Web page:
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No houses in the North West "easily affordable"

Credit: Press Association

There are no longer any areas in the North West where housing is 'easily affordable' according to a new report by the TUC.

The research found that 50% of housing in the region costs at least five times the local average salary.

Even previously ‘easily affordable’ areas, such as Bury and Rossendale, are now out of reach for many local people with house prices now over five times the average wage.

Properties in the Ribble Valley are the most unaffordable - house prices there being more than seven and a half times local average earnings.

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HSBC closes bank account of Bolton based charity

A Muslim charity has accused a bank of putting lives at risk for shutting down its account.

The Ummah Welfare Trust based in Bolton has distributed 70 million pounds to projects in 20 countries. It has had a presence in Gaza for the past 10 years.

But the charity has now received a letter from the HSBC to tell them their account is being closed for being beyond the bank's "risk appetite".

Ashley Derricott reports:

HSBC closes Bolton charity's bank account

A Bolton-based Muslim charity has accused a bank of putting lives at risk for shutting down its account.

The Ummah Welfare Trust has distributed 70 million pounds to projects in 20 countries. And it's had a presence in Gaza for the past 10 years.

But the charity has now received a letter from the HSBC to tell them their account is being closed for being beyond the bank's "risk appetite".

Mohammad Ahmad is from the charity.

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Co-op boss: 'Huge task ahead' after reform vote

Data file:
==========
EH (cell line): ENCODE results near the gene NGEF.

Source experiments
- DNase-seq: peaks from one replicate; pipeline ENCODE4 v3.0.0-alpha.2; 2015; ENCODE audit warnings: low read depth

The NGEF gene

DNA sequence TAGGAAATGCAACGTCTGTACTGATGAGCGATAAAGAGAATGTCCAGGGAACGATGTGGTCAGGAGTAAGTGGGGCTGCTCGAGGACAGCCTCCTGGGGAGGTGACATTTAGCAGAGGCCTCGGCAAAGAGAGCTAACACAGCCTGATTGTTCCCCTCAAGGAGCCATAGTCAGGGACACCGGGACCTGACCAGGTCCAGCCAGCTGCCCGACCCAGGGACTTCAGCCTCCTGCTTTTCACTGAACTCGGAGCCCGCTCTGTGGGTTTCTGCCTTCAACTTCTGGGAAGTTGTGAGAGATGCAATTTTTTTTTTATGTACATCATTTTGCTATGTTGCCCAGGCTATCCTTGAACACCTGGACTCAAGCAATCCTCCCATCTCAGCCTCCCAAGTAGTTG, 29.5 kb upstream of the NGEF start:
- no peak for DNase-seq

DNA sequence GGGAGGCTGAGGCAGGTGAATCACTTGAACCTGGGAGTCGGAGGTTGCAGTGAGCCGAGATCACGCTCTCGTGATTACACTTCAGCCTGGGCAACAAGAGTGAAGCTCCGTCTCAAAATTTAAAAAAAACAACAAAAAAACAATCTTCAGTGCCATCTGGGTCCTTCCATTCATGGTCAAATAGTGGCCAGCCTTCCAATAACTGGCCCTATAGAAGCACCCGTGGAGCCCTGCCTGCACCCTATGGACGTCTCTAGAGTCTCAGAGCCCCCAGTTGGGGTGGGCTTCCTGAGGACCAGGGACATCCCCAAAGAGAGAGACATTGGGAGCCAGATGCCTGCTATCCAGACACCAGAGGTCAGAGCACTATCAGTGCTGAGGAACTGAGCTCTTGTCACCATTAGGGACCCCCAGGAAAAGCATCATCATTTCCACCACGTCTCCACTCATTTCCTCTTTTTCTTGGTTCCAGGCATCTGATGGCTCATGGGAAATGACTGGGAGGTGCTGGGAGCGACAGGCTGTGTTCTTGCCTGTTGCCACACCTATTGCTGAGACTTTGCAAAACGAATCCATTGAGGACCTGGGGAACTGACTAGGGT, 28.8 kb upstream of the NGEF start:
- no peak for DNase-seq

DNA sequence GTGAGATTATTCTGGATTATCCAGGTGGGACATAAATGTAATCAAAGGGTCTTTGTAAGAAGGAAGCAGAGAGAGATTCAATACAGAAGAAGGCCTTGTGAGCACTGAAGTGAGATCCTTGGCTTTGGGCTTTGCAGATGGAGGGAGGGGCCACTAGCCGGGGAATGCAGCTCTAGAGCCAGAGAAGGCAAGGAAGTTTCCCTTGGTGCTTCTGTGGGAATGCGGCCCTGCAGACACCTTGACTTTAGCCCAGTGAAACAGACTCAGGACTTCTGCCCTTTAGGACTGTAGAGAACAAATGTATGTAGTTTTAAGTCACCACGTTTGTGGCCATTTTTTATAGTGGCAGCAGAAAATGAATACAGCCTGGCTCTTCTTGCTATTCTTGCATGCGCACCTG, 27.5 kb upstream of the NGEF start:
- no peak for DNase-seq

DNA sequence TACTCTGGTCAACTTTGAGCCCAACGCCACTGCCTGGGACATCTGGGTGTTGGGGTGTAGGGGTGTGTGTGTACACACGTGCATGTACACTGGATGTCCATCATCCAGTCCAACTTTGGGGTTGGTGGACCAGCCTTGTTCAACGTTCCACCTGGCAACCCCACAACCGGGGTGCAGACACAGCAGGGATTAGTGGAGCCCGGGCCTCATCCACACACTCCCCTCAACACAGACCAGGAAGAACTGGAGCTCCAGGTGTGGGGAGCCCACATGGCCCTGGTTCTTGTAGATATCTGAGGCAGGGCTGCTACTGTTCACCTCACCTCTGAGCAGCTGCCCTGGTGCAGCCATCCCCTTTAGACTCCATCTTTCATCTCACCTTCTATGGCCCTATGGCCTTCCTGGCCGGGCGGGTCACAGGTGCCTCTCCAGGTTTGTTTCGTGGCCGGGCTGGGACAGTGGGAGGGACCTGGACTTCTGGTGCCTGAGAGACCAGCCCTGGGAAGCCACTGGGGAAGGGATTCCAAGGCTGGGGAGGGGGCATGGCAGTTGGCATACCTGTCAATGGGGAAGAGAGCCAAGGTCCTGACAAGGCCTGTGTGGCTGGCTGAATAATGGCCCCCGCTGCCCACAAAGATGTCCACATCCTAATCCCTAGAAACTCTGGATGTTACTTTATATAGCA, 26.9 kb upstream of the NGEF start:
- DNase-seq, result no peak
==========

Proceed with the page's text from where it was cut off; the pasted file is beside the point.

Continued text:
The chair of the Co-operative Group says the unanimous vote in favour of wide-ranging reforms as a "highly significant moment" for the mutual, which slumped to £2.5 billion annual losses after a period of crisis.

Ursula Lidbetter said: "I am delighted that our members have made clear their commitment to far-reaching reform of our governance with this unanimous vote.

"There is a huge task ahead of us if we are to deliver the reforms necessary to restore the Group's reputation and return it to health but the board will work hand-in-hand with our members to ensure that we seize this opportunity.

"It is vital that the right changes are put in place as soon as possible to build a more effective organisation for our members, customers and colleagues."

  1. National

Co-op reform vote 'a step in the right direction'

Britain's biggest union has welcomed the vote for reform of the troubled mutual.

Adrian Jones, national officer of Unite, said: "The vote for reform is a welcome step in the right direction and one which we hope will put the Co-op Group on the road to stability.

"Going forward it is vital that our members and employees have a voice in the reform process for it to succeed and ensure the Co-op Group has a fighting chance while retaining its unique values and ethos."

  1. National

Co-op ballot on slimmed down 'plc and beyond'

Former City minister Lord Myners wants to replace this with a slimmed-down "plc and beyond" structure staffed by professionally-trained directors.

The former Marks & Spencer boss was appointed a director of the Co-operative Group in December but announced he is to leave following this weekend's vote.

Former City minister Lord Myners. Credit: Anthony Devlin/PA Wire/Press Association Images

He has said it was apparent to him from the first time he attended a board meeting that not one of its members had the ability to address the complex issues faced by a group burdened with £1.4 billion of debt.

This weekend's ballot will be decided by representatives of its independent societies and affiliated organisations - who hold 22% of the vote - and others voting on behalf of its regional membership boards making up the remaining 78%.

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